J. L. BELL is a Massachusetts writer who specializes in (among other things) the start of the American Revolution in and around Boston. He is particularly interested in the experiences of children in 1765-75. He has published scholarly papers and popular articles for both children and adults. He was consultant for an episode of History Detectives, and contributed to a display at Minute Man National Historic Park.

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Friday, January 17, 2020

Dublin Seminar to Look at “Living with Disabilities”

The Dublin Seminar for New England Folklife has announced the subject of this year’s conference: “Living with Disabilities in New England, 1630–1930.”

The conference will be held in Deerfield, Massachusetts, on the weekend of 19-21 June 2020. The Dublin Seminar strives to be a meeting place for scholars, students, and committed avocational researchers. Professional development points are available for public school teachers who participate.

The Dublin Seminar is now accepting proposals for papers and presentations at this conference that address the history of people living with disabilities in New England and adjacent areas of New York and Canada from the seventeenth to the early twentieth centuries. The principal topic examined by this conference is how children and adults with disabilities experienced disability in everyday life.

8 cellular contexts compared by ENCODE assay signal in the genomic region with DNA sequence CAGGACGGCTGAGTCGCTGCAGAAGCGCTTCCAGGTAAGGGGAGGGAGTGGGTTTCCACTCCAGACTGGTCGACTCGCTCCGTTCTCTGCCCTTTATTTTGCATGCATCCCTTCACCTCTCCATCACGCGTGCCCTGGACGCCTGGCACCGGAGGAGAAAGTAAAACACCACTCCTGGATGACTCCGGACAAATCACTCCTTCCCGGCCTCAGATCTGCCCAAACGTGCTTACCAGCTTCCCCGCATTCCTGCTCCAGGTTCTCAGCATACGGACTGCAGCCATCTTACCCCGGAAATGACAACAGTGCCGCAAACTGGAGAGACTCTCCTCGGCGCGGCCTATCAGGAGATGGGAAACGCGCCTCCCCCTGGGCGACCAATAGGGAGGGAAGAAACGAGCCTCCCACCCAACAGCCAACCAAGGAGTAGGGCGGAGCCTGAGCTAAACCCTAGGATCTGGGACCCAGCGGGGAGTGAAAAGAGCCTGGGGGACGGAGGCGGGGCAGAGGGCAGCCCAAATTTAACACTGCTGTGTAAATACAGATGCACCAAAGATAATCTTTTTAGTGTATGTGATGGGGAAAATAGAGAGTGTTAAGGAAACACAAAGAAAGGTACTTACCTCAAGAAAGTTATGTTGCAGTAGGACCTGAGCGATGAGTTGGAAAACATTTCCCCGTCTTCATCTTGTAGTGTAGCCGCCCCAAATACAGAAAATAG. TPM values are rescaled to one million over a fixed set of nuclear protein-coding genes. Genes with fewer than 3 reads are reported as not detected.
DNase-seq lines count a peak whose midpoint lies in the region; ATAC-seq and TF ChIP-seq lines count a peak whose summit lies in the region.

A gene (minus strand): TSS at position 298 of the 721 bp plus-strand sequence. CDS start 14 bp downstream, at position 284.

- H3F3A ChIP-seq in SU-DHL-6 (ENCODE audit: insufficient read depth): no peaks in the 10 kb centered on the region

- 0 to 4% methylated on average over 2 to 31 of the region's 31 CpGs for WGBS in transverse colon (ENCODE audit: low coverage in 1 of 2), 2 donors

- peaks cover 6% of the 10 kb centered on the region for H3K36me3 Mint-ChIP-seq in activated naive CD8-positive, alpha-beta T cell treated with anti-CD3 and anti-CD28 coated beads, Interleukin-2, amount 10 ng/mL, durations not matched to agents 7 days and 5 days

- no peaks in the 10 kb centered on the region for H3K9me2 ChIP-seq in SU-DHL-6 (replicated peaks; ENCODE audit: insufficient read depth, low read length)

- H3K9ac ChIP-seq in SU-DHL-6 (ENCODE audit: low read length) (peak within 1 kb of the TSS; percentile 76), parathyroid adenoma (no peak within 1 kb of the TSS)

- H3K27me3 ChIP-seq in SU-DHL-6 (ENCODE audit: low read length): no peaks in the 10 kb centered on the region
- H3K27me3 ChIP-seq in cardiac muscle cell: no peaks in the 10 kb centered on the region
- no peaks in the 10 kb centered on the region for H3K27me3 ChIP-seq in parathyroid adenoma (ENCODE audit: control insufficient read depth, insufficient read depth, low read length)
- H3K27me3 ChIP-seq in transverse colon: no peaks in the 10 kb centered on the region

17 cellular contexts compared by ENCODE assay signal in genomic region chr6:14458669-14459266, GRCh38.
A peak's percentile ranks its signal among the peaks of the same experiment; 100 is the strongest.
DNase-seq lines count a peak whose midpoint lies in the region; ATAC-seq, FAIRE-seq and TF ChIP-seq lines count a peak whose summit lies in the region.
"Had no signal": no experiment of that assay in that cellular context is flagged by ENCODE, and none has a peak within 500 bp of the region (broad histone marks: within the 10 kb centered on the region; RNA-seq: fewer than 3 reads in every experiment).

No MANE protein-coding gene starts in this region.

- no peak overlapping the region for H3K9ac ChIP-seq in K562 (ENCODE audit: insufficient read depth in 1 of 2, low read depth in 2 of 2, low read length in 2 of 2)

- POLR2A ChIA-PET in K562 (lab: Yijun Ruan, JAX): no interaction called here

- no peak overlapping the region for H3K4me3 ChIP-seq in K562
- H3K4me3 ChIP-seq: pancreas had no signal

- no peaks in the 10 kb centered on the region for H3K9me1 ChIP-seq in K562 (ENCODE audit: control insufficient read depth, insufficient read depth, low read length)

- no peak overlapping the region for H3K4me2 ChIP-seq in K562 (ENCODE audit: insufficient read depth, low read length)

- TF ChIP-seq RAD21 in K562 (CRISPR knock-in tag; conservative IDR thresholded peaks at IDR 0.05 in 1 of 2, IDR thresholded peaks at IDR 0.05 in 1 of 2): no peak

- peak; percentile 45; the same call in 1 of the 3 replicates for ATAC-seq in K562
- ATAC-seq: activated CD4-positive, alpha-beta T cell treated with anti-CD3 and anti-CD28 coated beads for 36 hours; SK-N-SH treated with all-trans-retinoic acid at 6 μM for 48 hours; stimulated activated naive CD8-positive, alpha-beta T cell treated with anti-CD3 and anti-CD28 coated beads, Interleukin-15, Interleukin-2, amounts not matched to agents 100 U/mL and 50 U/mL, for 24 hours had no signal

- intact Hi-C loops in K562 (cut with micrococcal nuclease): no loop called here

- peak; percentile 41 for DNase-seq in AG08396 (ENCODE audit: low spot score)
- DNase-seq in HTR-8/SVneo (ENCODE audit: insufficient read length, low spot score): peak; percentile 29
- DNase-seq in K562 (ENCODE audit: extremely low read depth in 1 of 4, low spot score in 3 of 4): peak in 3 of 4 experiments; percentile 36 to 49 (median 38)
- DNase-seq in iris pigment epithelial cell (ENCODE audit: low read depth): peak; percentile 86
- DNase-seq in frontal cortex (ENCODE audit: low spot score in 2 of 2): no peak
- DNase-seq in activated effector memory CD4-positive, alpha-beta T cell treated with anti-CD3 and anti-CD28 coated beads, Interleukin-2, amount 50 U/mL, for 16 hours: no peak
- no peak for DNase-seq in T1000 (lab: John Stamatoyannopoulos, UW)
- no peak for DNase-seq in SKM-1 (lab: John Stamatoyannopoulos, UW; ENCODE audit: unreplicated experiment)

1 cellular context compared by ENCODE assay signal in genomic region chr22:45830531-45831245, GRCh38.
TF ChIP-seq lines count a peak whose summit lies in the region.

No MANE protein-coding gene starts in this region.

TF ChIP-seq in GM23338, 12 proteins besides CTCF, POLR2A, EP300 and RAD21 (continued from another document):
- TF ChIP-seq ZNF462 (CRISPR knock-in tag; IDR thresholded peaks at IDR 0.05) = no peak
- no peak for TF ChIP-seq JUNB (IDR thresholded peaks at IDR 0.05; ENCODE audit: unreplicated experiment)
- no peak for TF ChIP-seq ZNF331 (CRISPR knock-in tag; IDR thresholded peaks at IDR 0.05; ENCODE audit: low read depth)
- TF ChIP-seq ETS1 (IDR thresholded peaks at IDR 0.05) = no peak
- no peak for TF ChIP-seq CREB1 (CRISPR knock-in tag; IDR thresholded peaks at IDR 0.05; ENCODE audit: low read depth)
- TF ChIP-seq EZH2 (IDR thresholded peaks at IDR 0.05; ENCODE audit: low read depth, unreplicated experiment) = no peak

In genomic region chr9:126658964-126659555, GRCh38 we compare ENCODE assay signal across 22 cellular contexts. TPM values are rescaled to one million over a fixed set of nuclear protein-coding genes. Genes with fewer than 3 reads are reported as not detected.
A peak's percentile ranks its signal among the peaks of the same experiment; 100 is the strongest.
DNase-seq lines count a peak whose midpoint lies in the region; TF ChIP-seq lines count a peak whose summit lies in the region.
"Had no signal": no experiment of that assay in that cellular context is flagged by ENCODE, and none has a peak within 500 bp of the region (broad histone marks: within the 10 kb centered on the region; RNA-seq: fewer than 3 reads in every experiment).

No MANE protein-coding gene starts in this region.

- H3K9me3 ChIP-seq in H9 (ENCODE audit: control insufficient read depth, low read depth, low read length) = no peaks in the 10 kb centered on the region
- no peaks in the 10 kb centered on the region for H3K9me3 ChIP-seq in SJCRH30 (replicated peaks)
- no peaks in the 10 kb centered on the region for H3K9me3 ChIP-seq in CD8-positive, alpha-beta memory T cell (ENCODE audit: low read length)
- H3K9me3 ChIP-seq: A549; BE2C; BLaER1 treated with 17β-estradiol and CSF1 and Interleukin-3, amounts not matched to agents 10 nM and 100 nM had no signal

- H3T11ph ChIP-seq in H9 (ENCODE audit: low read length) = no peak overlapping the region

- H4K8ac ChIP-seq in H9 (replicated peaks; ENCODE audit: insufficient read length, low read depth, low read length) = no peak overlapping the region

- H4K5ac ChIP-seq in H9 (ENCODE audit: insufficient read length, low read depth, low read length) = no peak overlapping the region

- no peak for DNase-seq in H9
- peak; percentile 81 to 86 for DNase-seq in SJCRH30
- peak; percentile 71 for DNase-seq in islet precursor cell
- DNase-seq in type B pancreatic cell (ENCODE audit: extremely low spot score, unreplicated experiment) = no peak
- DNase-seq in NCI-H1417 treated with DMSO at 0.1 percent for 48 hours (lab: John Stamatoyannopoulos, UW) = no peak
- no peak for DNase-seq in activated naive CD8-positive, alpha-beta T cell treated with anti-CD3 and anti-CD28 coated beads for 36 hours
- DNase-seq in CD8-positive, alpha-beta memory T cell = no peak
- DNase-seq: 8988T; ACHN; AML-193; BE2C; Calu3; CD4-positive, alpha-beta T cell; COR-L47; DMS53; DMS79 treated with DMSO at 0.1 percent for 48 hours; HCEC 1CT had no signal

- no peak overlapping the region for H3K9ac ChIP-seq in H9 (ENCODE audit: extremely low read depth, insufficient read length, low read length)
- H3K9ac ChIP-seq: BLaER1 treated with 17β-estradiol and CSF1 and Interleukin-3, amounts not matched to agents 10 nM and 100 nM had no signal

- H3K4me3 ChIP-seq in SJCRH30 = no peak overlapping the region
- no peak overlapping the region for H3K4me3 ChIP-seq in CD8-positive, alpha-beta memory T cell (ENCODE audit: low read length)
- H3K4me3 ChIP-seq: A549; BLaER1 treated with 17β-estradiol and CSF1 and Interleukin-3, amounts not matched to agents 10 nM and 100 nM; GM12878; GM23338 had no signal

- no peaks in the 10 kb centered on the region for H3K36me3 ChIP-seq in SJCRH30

Proposals might address the following questions:
  • How was disability defined during this period?
  • How did gender, race, and class intersect with the experience and meaning of disability?
  • What was the relationship between the law and disability?
  • How did people with disabilities interact with institutions ranging from religious organizations to state-sponsored hospitals to schools?
  • What is the history of disability within the context of military or industrial settings?
  • How did people with disabilities interact with material culture and technology, including but not limited to assistive technologies such as artificial limbs and hearing aids; clothing; landscapes and buildings; and service animals?
  • What is the relationship between medical history and disability history?
The Seminar encourages papers that reflect interdisciplinary approaches and original research, especially those based on material culture, archaeological artifacts, letters and diaries, vital records, federal and state censuses, as well as newspapers, visual culture, business records, recollections, autobiographies, and public history practice or advocacy at museums, archives, and elsewhere.

The “Living with Disabilities in New England, 1630–1930” conference will consist of approximately seventeen lectures of twenty minutes each. Selected papers will appear as the 2020 Annual Proceedings of the Dublin Seminar to be published about eighteen months after the conference.

To submit a paper proposal for this conference, please submit (as a single email attachment, in Word or as a pdf) a one-page prospectus that describes the paper and its sources and a one-page vita or biography by 10 Mar 2020. Send proposals to dublinseminar@historic-deerfield.org.

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